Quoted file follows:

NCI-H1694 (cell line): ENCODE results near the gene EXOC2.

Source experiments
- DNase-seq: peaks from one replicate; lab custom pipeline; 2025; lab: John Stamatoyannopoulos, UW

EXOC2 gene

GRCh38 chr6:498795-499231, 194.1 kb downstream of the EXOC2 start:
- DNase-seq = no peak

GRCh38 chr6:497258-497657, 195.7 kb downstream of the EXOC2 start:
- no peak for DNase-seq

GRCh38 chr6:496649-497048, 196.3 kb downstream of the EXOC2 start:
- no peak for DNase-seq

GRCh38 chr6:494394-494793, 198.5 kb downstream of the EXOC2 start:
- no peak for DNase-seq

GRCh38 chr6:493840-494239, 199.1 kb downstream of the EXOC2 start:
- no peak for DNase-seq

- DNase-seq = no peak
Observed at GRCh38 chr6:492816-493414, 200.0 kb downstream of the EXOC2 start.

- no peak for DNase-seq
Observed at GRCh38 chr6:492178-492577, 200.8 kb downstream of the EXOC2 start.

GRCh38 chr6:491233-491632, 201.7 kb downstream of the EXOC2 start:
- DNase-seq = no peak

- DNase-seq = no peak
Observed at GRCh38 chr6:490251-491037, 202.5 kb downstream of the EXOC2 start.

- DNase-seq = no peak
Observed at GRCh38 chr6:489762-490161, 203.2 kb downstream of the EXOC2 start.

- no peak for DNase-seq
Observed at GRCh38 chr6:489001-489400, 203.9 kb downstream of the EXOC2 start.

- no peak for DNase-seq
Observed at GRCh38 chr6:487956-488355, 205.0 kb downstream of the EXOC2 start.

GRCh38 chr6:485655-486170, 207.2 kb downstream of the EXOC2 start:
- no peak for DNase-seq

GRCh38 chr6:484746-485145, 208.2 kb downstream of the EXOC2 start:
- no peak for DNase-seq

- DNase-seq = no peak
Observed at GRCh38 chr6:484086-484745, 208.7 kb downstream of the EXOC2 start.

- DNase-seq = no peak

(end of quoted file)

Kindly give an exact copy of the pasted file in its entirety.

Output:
NCI-H1694 (cell line): ENCODE results near the gene EXOC2.

Source experiments
- DNase-seq: peaks from one replicate; lab custom pipeline; 2025; lab: John Stamatoyannopoulos, UW

EXOC2 gene

GRCh38 chr6:498795-499231, 194.1 kb downstream of the EXOC2 start:
- DNase-seq = no peak

GRCh38 chr6:497258-497657, 195.7 kb downstream of the EXOC2 start:
- no peak for DNase-seq

GRCh38 chr6:496649-497048, 196.3 kb downstream of the EXOC2 start:
- no peak for DNase-seq

GRCh38 chr6:494394-494793, 198.5 kb downstream of the EXOC2 start:
- no peak for DNase-seq

GRCh38 chr6:493840-494239, 199.1 kb downstream of the EXOC2 start:
- no peak for DNase-seq

- DNase-seq = no peak
Observed at GRCh38 chr6:492816-493414, 200.0 kb downstream of the EXOC2 start.

- no peak for DNase-seq
Observed at GRCh38 chr6:492178-492577, 200.8 kb downstream of the EXOC2 start.

GRCh38 chr6:491233-491632, 201.7 kb downstream of the EXOC2 start:
- DNase-seq = no peak

- DNase-seq = no peak
Observed at GRCh38 chr6:490251-491037, 202.5 kb downstream of the EXOC2 start.

- DNase-seq = no peak
Observed at GRCh38 chr6:489762-490161, 203.2 kb downstream of the EXOC2 start.

- no peak for DNase-seq
Observed at GRCh38 chr6:489001-489400, 203.9 kb downstream of the EXOC2 start.

- no peak for DNase-seq
Observed at GRCh38 chr6:487956-488355, 205.0 kb downstream of the EXOC2 start.

GRCh38 chr6:485655-486170, 207.2 kb downstream of the EXOC2 start:
- no peak for DNase-seq

GRCh38 chr6:484746-485145, 208.2 kb downstream of the EXOC2 start:
- no peak for DNase-seq

- DNase-seq = no peak
Observed at GRCh38 chr6:484086-484745, 208.7 kb downstream of the EXOC2 start.

- DNase-seq = no peak